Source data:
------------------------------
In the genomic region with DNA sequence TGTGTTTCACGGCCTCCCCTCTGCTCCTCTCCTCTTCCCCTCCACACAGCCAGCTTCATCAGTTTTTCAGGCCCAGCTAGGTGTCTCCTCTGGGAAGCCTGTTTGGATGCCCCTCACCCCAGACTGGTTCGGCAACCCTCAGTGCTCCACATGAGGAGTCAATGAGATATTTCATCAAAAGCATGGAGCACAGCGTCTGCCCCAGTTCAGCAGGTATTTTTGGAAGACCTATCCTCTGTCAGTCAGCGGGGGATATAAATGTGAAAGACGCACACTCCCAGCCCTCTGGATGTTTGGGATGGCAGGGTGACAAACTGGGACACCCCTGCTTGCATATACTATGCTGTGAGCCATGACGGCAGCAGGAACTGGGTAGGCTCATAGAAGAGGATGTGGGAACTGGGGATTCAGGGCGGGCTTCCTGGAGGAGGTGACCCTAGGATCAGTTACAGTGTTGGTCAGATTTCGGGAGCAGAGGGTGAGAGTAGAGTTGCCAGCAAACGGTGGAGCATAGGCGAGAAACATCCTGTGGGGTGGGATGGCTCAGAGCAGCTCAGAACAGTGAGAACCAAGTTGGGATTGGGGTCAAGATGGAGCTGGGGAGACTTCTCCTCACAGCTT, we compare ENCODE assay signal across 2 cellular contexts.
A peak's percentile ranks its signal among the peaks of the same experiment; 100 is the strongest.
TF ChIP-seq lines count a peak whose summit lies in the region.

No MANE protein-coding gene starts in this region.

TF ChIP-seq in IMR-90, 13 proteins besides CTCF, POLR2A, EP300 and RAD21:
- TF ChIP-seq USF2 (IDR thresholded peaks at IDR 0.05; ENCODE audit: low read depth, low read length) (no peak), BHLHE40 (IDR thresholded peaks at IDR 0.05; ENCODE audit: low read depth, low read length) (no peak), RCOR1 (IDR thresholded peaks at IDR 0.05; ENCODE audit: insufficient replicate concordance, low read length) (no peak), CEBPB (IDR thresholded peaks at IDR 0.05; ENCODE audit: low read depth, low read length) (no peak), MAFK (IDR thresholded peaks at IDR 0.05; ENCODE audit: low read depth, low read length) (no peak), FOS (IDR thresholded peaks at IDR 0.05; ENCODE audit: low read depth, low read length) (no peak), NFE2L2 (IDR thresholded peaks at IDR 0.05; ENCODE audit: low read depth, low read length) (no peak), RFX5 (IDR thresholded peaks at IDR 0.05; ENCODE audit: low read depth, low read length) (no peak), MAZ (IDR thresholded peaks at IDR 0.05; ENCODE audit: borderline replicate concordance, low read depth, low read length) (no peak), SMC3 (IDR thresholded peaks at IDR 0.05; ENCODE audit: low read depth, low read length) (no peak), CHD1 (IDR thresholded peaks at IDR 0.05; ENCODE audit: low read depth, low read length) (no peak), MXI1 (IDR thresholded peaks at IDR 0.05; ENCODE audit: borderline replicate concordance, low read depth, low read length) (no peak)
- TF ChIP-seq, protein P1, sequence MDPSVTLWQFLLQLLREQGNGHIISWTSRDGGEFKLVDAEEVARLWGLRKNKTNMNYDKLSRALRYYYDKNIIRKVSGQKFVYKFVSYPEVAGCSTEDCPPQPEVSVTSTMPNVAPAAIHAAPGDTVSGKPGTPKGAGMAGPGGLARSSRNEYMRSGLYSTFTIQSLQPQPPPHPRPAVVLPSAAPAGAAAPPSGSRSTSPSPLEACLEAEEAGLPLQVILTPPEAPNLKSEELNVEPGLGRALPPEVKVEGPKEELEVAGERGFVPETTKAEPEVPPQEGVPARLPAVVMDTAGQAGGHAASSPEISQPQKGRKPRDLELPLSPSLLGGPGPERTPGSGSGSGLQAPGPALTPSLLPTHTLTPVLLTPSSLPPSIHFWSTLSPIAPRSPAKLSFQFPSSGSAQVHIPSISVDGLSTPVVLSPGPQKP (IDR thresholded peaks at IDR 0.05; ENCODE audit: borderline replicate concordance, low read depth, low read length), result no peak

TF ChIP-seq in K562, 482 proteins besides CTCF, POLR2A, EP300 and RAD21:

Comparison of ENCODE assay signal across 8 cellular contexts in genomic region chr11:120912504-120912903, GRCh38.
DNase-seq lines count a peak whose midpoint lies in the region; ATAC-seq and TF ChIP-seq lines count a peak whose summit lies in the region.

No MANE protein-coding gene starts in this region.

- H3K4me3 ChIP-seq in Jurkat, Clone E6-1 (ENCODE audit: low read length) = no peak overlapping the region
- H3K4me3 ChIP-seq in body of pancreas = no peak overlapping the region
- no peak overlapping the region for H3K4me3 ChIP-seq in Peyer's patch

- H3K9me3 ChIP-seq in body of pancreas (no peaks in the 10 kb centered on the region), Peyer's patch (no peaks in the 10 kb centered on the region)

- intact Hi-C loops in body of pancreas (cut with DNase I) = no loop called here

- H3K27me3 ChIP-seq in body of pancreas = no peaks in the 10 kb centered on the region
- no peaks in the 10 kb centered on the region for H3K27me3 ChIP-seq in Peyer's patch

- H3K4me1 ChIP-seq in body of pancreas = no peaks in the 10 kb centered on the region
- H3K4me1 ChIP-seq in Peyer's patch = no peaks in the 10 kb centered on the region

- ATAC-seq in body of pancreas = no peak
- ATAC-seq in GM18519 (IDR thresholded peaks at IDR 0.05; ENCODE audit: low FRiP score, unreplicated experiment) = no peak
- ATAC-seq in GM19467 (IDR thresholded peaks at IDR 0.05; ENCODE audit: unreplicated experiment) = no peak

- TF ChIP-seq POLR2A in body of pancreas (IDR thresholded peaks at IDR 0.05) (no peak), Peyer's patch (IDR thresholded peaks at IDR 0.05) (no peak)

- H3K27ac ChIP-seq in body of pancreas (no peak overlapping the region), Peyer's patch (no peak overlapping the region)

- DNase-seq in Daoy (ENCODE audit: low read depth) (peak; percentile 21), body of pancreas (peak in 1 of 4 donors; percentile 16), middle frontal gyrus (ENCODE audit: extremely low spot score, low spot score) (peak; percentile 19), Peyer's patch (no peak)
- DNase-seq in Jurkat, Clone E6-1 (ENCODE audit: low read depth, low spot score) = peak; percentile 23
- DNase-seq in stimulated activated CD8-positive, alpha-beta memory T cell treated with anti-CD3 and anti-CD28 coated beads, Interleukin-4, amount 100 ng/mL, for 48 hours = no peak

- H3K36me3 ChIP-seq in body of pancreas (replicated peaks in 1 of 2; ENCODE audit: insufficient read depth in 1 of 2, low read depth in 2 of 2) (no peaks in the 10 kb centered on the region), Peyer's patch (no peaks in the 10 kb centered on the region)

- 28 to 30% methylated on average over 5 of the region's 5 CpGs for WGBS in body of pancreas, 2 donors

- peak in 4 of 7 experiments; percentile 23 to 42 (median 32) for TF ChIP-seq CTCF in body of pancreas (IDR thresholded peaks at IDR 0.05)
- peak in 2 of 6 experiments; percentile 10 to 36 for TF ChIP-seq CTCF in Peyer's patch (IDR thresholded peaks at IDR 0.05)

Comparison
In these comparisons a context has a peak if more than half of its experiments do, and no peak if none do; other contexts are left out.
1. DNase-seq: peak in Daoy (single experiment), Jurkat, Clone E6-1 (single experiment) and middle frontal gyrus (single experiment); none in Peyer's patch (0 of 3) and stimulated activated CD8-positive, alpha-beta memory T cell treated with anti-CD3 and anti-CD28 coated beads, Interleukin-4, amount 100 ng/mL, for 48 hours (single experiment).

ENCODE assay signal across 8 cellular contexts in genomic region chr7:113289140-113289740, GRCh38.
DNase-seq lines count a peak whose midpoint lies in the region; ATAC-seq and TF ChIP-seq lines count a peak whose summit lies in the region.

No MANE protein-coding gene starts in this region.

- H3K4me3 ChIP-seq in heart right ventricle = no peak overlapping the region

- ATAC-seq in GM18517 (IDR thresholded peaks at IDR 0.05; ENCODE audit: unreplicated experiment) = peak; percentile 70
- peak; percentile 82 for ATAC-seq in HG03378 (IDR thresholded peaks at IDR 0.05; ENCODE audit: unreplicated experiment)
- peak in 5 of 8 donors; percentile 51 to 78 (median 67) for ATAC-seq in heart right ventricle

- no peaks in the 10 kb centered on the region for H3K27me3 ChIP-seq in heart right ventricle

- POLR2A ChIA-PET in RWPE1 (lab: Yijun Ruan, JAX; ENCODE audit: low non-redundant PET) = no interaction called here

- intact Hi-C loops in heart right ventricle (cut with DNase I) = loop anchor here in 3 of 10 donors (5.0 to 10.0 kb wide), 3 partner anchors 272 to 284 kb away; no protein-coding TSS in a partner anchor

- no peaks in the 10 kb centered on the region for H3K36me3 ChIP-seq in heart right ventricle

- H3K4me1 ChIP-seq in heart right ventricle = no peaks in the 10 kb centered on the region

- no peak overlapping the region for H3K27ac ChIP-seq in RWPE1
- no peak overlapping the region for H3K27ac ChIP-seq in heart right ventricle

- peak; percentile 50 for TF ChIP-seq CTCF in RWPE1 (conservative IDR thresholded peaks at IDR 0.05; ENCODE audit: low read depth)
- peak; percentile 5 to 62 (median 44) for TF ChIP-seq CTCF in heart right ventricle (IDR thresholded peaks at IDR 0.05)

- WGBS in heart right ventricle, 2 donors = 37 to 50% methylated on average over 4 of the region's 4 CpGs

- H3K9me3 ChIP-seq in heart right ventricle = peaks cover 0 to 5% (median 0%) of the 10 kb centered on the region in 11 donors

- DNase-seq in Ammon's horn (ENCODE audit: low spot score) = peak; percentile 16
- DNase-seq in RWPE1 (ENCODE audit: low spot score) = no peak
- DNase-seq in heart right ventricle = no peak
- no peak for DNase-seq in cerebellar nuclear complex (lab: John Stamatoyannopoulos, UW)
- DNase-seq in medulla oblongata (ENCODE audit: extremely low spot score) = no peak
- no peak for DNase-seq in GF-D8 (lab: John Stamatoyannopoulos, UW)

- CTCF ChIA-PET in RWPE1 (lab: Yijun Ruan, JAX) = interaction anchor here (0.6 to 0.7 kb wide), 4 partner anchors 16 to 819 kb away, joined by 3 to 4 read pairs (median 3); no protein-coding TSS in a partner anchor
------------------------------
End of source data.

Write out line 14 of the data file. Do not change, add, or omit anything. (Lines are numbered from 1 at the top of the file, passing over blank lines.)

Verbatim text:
- no peak overlapping the region for H3K4me3 ChIP-seq in Peyer's patch